Shortly after losing out on the Dwight Howard Sweepstakes, the Dallas Mavericks moved quickly and agreed to terms with point guard Jose Calderon on a four-year, $29 million contract.
Calderon, 31, fills one of the glaring needs the Mavericks went into the off-season hoping to remedy. The 6-foot-3, 211-pound playmaker helped ease some tension after the 7-foot Howard spurned the Mavs on Friday and decided to take a four-year, $88 million free-agent contract with the Houston Rockets.
In 45 games for Toronto last season, Calderon averaged 11.1 points and 7.4 assists and shot 47 percent from the field and 42.9 percent from 3-point range. After a midseason trade to Detroit, Calderon averaged 11.6 points and 6.6 assists while shooting 52.7 percent from the floor and 52 percent from beyond the 3-point arc in 28 games for the Pistons. He led the NBA in 3-point shooting at 46.1 percent.
The Mavericks still need an inside threat and rim protector, and will likely turn to either Andrew Bynum (Philadelphia 76ers) or Nikola Pekovic (Minnesota Timberwolves).
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This summer’s most coveted free agent, Howard had narrowed his choices to the Mavericks, Rockets, Los Angeles Lakers, Golden State Warriors and Atlanta Hawks. But the free-agent center decided that his future lies with the Rockets.
“Got word we are out of the DH sweepstakes,” owner Mark Cuban wrote via email. “We gave it a shot and it didn’t work out.
“It was truly an experience. At some point I will post our video and presentation we made.”
Losing out on Howard means the Mavericks have no choice but to go to their second line of attack. Besides Calderon, who can’t sign his contract until Wednesday, the Mavericks also have shown interest in guards Jarrett Jack, Mo Williams and Monta Ellis, and in big men Bynum and Pekovic.
Not long after hearing the news about Howard, Cuban took to Twitter to tweet: “Time to get back to work. The Mavs are back open for business.”
The addition of Howard — to go with 11-time All-Star Dirk Nowitzki — could have put the Mavs in position to acquire other quality players at an affordable price in hopes of competing for an NBA title. That’s the blueprint the Miami Heat used three summers ago when several players took less money to hop on board with LeBron James, Chris Bosh and Dwyane Wade, who also declined a maxed-out contract for the betterment of the Heat.
While the Heat used that format to capture the past two NBA titles, it’s back to the drawing board for the Mavericks.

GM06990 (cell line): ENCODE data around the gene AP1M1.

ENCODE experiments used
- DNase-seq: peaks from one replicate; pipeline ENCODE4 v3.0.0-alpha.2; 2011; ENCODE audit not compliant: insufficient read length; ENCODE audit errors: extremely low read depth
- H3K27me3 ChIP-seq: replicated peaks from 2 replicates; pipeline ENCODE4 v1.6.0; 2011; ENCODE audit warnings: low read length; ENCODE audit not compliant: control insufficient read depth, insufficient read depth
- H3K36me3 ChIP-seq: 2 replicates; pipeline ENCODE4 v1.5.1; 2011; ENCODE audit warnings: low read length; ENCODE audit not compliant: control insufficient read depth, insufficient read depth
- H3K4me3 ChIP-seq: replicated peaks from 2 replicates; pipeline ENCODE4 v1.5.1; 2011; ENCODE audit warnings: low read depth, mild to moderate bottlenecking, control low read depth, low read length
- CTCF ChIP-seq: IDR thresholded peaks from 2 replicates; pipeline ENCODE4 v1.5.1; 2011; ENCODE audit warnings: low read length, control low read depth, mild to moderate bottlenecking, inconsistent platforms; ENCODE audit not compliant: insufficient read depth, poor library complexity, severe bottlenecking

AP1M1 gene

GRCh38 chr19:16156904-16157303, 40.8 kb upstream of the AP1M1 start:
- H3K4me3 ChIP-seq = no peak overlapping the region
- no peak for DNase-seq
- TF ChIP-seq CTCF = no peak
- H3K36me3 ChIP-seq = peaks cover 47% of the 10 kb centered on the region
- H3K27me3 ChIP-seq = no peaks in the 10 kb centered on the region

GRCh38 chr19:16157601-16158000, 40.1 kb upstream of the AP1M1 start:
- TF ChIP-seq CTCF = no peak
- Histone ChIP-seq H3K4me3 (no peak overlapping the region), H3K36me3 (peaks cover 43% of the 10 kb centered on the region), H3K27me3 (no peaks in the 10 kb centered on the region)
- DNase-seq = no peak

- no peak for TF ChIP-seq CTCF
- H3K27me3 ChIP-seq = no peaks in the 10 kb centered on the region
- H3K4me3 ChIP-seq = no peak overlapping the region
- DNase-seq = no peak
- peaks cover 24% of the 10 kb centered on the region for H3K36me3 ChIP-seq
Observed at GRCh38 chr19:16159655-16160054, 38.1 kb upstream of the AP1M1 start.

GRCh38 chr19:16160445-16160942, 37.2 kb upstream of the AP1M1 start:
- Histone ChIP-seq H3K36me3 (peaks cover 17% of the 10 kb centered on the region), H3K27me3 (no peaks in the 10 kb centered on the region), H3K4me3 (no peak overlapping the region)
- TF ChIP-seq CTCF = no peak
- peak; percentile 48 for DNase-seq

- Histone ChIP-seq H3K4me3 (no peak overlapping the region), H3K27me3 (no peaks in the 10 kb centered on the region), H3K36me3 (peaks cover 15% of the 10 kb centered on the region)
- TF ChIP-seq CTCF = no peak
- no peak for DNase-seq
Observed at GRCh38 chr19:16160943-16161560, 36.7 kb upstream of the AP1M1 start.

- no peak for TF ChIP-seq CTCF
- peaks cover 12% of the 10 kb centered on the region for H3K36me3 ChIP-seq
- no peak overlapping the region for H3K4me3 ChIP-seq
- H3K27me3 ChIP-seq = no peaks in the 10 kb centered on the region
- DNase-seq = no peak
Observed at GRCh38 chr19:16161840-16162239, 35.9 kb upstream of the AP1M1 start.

Bynum could be a low-risk, high-reward play for the Mavericks, if they can get him at the right price. The 7-footer averaged 18.7 points and 11.8 rebounds in 60 games for the Los Angeles Lakers during the 2011-12 season.
The Lakers traded him to Philadelphia on Aug. 10. But issues with his knees forced Bynum to sit out all of last season.
In March, Bynum, who made $16.1 million from the bench last season, underwent arthroscopic surgery on both of his knees and is on the free-agent market.
Despite those surgeries, Bynum, 25, reportedly doesn’t plan on working out for any of the teams who are pursuing him. Instead, his camp will offer an MRI and other medical reports to those teams.
Since failing to come to terms with Tyson Chandler after winning the NBA title in June 2011, the Mavericks have been in search of a center of Bynum’s caliber, but only if his medical situation doesn’t become an issue.
The other center on the Mavs’ list is Pekovic, who averaged 16.3 points and 8.8 rebounds last season for the Minnesota Timberwolves and could fetch a four-year contract ranging between $40-$60 million. But the 6-11, 290-pound Pekovic is a restricted free agent, and the T-Wolves can choose to match any offer.
The Mavericks also have high regard for Ellis, who has averaged 19.4 points and shot 45.6 percent from the field in his eight-year career.
Despite the Mavericks having a significant amount of salary-cap space, it’s not a given that they’ll use it this summer. With Carmelo Anthony, Rudy Gay, Kobe Bryant, Danny Granger, James, Wade and Bosh among the players who could become free agents next summer, waiting another year is an option.
But the Mavericks don’t want that wait to end up like last summer when they lost out Williams. Coming to terms with Calderon is a positive step. The Mavs could use a few more steps forward in the coming days.